Housing 12 is adapted to be partially recessed in an arm rest of a passenger seat, and includes a bezel 14 for that purpose. The housing 12 further comprises a plurality of fasteners 16 for fastening the bezel to the seat. It should be understood that the housing 12 may be secured to the side of an armrest, the top of an armrest, a seat back, a console between seats, a bulkhead, or any other suitable surface. The housing may be fully recessed, partially recessed, or non-recessed. Although the disclosed preferred embodiment is in reference to a handset and housing adapted to be installed in an aircraft seat, it is to be understood that the invention may be used in other environments such as automobiles and trains, and may also be used in homes, offices and other locations.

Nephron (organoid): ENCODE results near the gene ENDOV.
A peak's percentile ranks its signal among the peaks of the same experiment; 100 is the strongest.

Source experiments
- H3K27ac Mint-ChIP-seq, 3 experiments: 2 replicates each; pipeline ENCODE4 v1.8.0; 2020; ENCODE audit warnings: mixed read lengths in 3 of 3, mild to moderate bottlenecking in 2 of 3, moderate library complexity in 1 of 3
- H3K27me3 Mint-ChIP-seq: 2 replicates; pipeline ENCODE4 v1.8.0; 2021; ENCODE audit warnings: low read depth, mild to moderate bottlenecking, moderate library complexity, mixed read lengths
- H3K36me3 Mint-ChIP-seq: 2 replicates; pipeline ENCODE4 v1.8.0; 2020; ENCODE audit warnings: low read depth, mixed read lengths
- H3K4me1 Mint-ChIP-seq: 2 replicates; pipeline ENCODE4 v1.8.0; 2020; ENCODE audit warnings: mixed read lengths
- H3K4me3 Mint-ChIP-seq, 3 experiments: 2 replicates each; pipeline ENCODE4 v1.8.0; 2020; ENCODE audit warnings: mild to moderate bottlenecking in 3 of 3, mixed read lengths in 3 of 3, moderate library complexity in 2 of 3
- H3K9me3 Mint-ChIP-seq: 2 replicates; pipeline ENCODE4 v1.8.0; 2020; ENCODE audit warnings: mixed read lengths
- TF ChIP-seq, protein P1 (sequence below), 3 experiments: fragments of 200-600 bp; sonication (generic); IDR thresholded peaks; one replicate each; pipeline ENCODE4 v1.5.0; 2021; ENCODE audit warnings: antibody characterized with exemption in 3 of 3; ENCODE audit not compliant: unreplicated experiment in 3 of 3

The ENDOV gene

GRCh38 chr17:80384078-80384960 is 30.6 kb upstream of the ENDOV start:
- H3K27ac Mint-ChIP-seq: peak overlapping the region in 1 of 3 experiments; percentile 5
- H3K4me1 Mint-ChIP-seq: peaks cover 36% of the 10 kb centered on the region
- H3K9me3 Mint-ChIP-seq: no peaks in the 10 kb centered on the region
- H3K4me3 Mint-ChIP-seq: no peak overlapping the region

Referring to FIG. 2, the housing further includes a cradle 18 into which the handset 10 is stowed. The sides of the bezel 14 preferably include one or more cutouts 20 to facilitate gripping the handset 10. The cradle also includes a spring loaded release mechanism 22. Optionally, the housing may include one or more ports 24, such as a modem port, seen best in FIGS. 4, 5 and 6. Looking at FIG. 2, the housing 12 further comprises a cord reel receptacle 26, a passage 28 from the receptacle to the cradle 18, and a guide roller 30 adjacent the passage. The guide roller 30 may be mounted to the housing 12 in any fashion.